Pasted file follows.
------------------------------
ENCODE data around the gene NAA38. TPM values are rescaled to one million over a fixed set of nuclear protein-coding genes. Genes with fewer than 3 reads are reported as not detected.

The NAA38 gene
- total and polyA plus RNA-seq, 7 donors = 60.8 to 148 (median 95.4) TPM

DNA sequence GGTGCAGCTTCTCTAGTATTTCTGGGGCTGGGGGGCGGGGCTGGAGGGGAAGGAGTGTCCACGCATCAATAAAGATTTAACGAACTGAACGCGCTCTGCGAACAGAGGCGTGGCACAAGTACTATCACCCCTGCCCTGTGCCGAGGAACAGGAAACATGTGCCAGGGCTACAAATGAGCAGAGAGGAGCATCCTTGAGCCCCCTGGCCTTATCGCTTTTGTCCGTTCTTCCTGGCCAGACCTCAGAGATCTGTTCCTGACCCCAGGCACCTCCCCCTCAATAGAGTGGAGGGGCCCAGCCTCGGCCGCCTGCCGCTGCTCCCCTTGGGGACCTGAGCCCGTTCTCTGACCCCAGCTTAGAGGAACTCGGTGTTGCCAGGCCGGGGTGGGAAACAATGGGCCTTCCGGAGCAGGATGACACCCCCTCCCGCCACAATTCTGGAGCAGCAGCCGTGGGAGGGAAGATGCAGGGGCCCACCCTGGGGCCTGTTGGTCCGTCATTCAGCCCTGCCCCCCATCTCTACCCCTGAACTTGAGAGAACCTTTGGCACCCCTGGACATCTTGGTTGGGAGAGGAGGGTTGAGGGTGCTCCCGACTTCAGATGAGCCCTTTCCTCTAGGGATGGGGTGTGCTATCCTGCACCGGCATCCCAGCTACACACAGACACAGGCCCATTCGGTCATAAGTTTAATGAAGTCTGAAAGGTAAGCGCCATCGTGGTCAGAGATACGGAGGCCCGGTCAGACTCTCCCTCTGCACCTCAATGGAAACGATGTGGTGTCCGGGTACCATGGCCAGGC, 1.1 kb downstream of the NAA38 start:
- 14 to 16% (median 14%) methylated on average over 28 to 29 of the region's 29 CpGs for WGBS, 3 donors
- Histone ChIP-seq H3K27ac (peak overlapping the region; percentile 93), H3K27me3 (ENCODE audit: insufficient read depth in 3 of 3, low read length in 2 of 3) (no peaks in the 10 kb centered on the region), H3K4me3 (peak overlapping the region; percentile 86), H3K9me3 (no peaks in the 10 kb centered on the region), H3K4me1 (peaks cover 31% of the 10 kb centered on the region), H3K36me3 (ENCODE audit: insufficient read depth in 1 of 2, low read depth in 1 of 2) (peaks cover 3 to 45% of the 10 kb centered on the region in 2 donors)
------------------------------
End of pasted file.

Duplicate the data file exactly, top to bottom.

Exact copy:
ENCODE data around the gene NAA38. TPM values are rescaled to one million over a fixed set of nuclear protein-coding genes. Genes with fewer than 3 reads are reported as not detected.

The NAA38 gene
- total and polyA plus RNA-seq, 7 donors = 60.8 to 148 (median 95.4) TPM

DNA sequence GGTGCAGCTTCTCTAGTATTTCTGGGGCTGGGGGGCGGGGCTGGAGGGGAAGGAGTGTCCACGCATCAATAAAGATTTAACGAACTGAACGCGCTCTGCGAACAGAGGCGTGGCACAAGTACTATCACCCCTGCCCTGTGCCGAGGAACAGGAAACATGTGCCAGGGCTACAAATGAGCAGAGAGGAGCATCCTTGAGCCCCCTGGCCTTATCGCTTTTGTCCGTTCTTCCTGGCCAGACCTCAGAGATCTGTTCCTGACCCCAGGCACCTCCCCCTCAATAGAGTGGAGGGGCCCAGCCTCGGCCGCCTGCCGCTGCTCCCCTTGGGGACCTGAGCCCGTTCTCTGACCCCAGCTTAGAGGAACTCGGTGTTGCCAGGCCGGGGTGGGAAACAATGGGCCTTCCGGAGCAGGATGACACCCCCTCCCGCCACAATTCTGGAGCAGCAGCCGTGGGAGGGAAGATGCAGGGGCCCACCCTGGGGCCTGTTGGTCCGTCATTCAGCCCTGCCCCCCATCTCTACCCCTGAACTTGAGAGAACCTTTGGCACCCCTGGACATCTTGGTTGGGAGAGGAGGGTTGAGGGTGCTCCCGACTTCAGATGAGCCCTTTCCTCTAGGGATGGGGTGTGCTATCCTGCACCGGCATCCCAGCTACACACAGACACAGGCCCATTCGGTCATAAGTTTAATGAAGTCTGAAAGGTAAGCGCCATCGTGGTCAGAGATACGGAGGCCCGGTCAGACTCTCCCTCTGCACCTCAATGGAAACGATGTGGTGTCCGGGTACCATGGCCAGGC, 1.1 kb downstream of the NAA38 start:
- 14 to 16% (median 14%) methylated on average over 28 to 29 of the region's 29 CpGs for WGBS, 3 donors
- Histone ChIP-seq H3K27ac (peak overlapping the region; percentile 93), H3K27me3 (ENCODE audit: insufficient read depth in 3 of 3, low read length in 2 of 3) (no peaks in the 10 kb centered on the region), H3K4me3 (peak overlapping the region; percentile 86), H3K9me3 (no peaks in the 10 kb centered on the region), H3K4me1 (peaks cover 31% of the 10 kb centered on the region), H3K36me3 (ENCODE audit: insufficient read depth in 1 of 2, low read depth in 1 of 2) (peaks cover 3 to 45% of the 10 kb centered on the region in 2 donors)